North Carolina has zero tolerance for driving while impaired by drugs (NCGS § 20-138.1). The penalties range from a Level V misdemeanor to a felony offense.
Under NCGS §20-138.1, you may be charged with impaired driving if you operate any vehicle on any public roadway in North Carolina while under the influence of an impairing substance. The statute defines a public roadway as “any highway, street, or public vehicular area within the State.”
“Impaired” is defined as:
- Blood alcohol concentration of 0.08 percent or more
- Any amount of a Schedule I controlled substance or its metabolites in blood or urine
As defined in NCGS §20-4.01(49), a vehicle includes nearly every motor, engine, or bicycle that people use for transportation.
Implied Consent for Drug Testing
Drug testing follows the same rules as those for suspected drunk driving. Anyone with a North Carolina driver’s license has given “implied consent” to a drug or alcohol test if an officer of the law has reasonable grounds to believe you are using or drunk.
What Is Reasonable Cause?
It is reasonable cause if an officer pulls you over and:
- Smells marijuana or alcohol on you or in the vehicle
- Observes that your eyes are bloodshot, or you have dilated pupils
- Hears you slurring your words
- Sees drug paraphernalia in plain sight
What Happens if You Refuse a Test?
When an officer has reasonable cause to suspect that you violated NCGS § 20-138.1, you will be asked to take a chemical test, such as a breathalyzer, urinalysis, or blood draw.
You have the right to refuse, but under implied consent laws, your license will be revoked for a year or longer, and you will be charged with an implied consent offense.
The arresting officer is authorized to transport you to any North Carolina location to administer one or more chemical analysis tests.
Different Drugs, Different Penalties
Impaired driving by drugs does not always refer to street or illegal drugs. Any Schedule drugs could impair your driving. You might have a valid prescription from your doctor. However, it is still your responsibility to avoid driving when taking these drugs. You will be charged accordingly.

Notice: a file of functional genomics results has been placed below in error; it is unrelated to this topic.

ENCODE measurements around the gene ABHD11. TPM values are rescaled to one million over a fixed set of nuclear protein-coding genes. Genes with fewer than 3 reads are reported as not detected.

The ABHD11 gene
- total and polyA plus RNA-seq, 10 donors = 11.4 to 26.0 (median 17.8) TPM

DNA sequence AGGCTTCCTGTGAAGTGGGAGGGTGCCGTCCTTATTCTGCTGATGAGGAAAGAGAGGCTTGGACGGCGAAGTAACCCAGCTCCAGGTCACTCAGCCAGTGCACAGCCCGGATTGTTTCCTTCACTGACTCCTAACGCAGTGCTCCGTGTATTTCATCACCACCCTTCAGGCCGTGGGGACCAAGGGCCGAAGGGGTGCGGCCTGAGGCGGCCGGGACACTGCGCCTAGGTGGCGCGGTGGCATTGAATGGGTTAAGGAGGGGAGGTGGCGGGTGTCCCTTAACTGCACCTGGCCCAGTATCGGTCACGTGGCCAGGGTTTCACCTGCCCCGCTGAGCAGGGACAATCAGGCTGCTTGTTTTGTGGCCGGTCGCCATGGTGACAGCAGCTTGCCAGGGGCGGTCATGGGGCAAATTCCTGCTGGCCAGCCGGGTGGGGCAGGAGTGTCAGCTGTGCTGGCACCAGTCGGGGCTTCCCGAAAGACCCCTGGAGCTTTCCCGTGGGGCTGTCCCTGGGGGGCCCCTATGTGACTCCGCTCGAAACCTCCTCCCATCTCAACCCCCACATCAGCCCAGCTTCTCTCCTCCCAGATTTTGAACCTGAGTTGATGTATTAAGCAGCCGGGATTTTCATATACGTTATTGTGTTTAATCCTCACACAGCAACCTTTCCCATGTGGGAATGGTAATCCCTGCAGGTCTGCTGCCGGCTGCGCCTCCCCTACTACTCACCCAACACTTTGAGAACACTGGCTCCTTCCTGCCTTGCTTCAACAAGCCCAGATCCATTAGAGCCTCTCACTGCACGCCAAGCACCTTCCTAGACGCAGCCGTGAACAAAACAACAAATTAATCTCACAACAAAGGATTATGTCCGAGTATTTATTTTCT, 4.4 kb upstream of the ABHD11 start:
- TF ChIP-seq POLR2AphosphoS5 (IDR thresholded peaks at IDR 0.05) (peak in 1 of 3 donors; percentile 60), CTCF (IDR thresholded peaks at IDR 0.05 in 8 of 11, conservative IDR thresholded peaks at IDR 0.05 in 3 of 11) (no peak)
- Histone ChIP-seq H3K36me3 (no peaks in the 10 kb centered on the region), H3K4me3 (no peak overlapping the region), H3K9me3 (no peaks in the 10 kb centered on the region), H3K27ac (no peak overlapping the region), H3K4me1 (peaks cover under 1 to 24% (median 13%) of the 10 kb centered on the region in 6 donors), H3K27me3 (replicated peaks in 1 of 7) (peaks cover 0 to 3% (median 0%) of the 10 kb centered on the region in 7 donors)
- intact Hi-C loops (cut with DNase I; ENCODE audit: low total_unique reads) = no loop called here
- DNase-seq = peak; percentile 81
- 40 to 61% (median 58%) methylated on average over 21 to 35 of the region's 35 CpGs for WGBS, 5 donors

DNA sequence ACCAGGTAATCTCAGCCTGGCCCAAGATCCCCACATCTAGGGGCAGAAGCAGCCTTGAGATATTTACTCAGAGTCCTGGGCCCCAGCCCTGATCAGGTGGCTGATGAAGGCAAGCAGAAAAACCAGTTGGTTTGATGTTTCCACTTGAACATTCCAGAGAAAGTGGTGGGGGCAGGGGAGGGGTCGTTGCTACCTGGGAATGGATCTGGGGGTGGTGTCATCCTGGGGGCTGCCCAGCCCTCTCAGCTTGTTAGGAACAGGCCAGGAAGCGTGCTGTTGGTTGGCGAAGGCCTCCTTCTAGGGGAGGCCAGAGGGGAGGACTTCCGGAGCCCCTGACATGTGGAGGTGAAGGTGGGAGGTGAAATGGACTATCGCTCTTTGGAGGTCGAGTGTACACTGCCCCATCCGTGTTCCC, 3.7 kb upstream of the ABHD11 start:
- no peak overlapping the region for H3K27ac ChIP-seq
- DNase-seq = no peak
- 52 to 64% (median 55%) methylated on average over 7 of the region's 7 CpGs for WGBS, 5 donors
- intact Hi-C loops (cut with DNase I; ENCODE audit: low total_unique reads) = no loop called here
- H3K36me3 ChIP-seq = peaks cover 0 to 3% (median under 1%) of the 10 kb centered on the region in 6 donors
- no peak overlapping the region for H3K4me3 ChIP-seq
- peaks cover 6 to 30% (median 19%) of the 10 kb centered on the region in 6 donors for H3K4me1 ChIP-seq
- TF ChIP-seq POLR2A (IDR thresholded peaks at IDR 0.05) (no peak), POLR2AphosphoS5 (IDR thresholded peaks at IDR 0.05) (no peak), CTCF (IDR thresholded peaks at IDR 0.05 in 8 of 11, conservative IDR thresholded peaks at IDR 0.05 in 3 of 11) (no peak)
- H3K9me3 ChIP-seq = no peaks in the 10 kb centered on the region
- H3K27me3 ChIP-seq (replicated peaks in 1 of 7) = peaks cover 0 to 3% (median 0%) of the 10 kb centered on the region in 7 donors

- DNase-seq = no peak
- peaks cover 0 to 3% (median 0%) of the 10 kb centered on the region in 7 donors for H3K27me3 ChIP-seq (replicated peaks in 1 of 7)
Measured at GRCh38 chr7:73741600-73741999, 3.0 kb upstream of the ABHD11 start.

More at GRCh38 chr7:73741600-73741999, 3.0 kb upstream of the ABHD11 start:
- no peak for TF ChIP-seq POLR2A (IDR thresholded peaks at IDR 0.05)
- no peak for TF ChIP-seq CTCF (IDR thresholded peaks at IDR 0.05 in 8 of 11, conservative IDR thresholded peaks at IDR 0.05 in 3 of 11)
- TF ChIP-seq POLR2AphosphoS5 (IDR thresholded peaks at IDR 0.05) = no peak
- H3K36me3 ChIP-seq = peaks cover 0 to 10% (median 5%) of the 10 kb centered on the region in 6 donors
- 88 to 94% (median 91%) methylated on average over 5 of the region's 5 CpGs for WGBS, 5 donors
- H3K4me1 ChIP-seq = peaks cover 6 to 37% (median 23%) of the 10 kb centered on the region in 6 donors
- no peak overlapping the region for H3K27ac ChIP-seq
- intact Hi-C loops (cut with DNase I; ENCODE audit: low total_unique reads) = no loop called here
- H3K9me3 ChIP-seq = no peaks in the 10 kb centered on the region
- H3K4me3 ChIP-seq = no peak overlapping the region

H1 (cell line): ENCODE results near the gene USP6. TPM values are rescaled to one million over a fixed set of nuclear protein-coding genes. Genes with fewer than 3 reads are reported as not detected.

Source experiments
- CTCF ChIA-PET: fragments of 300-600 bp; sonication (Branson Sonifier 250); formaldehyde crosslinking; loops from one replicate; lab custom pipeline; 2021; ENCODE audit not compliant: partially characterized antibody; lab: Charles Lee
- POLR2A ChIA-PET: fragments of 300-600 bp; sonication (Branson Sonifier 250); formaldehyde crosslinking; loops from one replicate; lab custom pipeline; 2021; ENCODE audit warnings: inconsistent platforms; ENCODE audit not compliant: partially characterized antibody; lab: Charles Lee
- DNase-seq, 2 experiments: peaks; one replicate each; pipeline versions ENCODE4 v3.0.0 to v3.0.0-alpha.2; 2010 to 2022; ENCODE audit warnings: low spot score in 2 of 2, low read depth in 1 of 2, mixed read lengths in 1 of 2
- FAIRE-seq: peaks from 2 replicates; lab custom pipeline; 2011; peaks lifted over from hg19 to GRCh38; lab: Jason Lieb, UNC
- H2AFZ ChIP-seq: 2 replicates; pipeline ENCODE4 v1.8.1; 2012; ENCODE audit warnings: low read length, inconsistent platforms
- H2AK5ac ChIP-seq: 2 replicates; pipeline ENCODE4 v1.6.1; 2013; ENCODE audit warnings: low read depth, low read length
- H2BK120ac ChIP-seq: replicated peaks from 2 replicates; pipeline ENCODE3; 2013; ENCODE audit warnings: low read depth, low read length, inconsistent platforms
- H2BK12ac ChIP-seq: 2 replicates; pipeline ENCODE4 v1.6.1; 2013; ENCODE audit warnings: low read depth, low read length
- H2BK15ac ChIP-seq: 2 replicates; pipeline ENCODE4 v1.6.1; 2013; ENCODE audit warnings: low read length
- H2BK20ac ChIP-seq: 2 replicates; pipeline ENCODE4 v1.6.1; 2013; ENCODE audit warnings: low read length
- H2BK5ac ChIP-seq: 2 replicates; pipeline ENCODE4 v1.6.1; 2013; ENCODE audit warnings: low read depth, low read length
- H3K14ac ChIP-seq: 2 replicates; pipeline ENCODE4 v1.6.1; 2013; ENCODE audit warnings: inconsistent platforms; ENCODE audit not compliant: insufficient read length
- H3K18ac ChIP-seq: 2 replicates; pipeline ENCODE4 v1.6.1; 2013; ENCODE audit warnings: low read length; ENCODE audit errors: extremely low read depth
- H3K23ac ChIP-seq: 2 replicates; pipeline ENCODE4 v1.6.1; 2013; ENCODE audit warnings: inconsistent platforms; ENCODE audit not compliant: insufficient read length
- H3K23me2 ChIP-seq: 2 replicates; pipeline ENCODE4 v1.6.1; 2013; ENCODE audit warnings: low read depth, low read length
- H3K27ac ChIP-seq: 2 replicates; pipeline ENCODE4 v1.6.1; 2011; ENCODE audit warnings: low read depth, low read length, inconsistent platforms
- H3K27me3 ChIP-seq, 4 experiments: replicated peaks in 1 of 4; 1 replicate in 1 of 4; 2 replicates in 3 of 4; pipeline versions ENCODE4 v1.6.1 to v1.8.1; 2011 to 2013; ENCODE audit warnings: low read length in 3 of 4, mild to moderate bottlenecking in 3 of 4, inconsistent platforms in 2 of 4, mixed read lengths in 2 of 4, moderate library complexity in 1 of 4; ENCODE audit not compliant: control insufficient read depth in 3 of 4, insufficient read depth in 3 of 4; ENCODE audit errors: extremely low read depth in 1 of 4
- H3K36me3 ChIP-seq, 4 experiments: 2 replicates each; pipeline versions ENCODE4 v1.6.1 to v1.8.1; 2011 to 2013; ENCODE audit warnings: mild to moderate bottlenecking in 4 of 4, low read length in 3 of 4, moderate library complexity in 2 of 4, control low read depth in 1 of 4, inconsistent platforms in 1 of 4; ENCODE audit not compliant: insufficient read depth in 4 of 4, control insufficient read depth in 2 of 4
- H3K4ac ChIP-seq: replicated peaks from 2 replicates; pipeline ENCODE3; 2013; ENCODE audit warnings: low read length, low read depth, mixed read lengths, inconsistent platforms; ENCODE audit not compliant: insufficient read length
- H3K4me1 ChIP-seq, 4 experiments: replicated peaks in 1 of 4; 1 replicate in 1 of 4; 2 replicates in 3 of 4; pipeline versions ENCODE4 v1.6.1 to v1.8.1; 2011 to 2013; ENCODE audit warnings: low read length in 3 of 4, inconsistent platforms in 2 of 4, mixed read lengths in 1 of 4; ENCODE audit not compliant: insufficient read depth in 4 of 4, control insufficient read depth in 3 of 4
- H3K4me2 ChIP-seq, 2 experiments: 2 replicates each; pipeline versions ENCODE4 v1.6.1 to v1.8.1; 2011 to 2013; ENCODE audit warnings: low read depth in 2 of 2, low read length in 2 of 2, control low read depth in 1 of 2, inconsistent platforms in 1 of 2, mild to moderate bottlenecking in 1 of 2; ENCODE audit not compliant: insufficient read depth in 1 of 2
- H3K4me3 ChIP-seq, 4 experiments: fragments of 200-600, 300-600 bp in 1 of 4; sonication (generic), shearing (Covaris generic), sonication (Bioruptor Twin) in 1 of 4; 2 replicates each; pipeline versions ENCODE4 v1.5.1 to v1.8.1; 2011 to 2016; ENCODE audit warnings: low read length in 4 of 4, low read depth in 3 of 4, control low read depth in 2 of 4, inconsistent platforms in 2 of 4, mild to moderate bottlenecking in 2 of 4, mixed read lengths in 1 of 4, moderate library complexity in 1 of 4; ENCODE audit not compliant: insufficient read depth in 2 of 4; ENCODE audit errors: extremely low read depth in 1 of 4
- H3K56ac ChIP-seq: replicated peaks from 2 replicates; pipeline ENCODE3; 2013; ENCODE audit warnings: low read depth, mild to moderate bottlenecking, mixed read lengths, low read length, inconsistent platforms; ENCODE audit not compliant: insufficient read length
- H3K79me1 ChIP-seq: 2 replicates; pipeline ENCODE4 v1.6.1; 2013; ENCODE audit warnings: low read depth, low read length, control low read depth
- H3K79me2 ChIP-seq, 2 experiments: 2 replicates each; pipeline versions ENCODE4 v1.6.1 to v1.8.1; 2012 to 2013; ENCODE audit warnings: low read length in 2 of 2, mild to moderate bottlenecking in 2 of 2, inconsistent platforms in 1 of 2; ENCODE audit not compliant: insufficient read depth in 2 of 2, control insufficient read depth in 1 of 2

Some prescribed drugs that cause impaired driving include Ritalin, Codeine, Hydrocodone, Valium, Xanax, Darvon, Clonazepam, and over-the-counter cough medicines with codeine. These should only be taken according to prescription, and you should read all label warnings about driving after use.
Marijuana is a Schedule VI drug and, as such, has no medical use (excluding legally prescribed medical marijuana).
Penalties for driving while impaired with marijuana is a Class 3 misdemeanor with ten days in jail or a suspended sentence for the first offense. The second offense becomes a Class 2 misdemeanor and 30 days behind bars. Multiple violations increase your punishment.
Marijuana trafficking could be a felony, depending on the amount.
Schedule I, II, III, and IV drugs are Class I felony charges, including meth, ecstasy, cocaine, peyote, and others. Illegal trafficking of any of these drugs imposes penalties ranging from $5,000 to $250,000 along with imprisonment.
Your Driver’s License Revoked and Other Penalties If You Refuse Chemical Testing
The person administering the chemical analysis must first inform you and provide in writing your rights.
You have been charged with an implied consent offense. You can still refuse the test or tests, but your license is revoked for a year or longer, and the officer can legally force you to be tested.
Refusal results in an immediate 30-day license suspension. The suspension can be much worse if you hold a CDL license, are a bus driver or are under 21.
It is common to be given more than one breathalyzer test. This could be to your advantage because the lowest BAC is what prosecutors use in court.
Penalties for Violating NCGS § 20-138.1
According to the North Carolina Department of Public Safety, there are five levels of misdemeanor Driving While Intoxicated charges. Level V is the most lenient, and Level I is the most severe.
Punishable by a fine up to $200 with a minimum jail sentence of 24 hours and a maximum of 60 days.
Punishable by a fine up to $500 with a minimum jail sentence of 48 hours and a maximum of 120 days.
Punishable by a fine up to $1,000 and a minimum jail sentence of 72 hours and a maximum of six months.
Punishable by a fine up to $2,000 and a minimum jail sentence of seven days and a maximum of one year. A judge CANNOT suspend the minimum sentence.
Punishable by a fine up to $4,000, a minimum jail sentence of 30 days, and a maximum of two years. A judge CANNOT suspend the minimum sentence.
Consult with an Attorney
You have the right to legal representation before you answer any questions. It would help if you did not make any statements. If you are arrested on impaired drug driving charges, call Randall & Stump Criminal Defense Attorneys as soon as you can for a free consultation.